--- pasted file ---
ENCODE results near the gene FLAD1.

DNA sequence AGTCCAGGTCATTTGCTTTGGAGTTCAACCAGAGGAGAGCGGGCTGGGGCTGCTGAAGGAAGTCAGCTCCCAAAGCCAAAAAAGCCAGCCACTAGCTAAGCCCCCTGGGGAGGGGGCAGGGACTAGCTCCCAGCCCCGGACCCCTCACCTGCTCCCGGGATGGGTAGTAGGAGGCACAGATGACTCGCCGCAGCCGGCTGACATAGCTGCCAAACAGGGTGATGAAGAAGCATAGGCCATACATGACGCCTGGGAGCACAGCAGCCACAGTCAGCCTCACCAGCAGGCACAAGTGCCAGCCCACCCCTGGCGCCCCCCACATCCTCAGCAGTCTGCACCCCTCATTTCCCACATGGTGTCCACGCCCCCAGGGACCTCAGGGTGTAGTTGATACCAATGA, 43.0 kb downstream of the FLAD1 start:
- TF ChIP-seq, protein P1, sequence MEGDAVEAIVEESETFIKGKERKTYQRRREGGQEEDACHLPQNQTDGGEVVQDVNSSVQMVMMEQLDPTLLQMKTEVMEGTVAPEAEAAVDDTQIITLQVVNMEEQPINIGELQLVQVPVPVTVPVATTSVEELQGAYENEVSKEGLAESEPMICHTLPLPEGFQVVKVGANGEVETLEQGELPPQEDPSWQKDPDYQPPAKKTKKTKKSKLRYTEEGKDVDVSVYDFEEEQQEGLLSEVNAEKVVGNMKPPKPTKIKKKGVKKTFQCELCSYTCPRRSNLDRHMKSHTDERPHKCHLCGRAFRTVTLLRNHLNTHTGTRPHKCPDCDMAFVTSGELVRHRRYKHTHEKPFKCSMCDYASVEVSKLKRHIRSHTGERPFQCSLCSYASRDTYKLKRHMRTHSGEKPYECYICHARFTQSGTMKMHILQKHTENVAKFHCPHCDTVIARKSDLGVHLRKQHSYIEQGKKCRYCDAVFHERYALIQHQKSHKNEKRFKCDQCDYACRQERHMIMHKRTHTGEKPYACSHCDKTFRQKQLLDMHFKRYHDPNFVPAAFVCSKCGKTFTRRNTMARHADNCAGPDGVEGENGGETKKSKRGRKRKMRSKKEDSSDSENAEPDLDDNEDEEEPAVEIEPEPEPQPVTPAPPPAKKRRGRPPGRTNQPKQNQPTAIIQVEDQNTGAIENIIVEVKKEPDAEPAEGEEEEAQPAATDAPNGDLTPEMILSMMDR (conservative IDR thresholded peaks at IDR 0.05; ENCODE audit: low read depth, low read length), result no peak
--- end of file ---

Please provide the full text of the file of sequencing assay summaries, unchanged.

ENCODE results near the gene FLAD1.

DNA sequence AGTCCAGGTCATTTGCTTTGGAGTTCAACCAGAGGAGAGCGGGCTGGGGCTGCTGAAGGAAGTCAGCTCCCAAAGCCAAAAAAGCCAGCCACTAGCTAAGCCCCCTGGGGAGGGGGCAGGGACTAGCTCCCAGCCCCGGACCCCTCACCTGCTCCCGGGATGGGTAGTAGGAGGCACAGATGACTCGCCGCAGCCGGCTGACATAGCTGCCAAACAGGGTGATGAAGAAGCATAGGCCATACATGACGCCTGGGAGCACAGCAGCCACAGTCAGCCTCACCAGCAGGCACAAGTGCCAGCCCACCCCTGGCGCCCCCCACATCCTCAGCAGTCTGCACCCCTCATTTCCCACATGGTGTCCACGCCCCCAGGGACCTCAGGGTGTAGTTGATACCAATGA, 43.0 kb downstream of the FLAD1 start:
- TF ChIP-seq, protein P1, sequence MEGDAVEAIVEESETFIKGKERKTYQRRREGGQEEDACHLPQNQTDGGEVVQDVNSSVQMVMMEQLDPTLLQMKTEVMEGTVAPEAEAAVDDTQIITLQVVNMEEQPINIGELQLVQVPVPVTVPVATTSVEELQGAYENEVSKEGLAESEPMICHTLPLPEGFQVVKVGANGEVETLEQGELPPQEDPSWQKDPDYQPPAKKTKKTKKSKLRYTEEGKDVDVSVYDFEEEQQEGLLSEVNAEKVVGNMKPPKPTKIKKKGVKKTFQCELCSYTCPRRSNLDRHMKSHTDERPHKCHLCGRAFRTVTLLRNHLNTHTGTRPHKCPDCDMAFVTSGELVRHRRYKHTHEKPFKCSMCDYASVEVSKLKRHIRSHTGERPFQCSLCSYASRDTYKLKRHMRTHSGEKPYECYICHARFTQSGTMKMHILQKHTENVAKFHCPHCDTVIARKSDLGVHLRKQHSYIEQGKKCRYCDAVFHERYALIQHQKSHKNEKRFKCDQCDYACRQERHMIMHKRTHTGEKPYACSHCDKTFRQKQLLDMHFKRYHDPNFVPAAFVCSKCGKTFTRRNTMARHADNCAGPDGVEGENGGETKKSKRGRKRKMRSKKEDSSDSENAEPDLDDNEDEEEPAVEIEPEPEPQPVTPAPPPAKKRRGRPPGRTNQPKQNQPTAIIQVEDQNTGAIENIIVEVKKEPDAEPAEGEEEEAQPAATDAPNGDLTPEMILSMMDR (conservative IDR thresholded peaks at IDR 0.05; ENCODE audit: low read depth, low read length), result no peak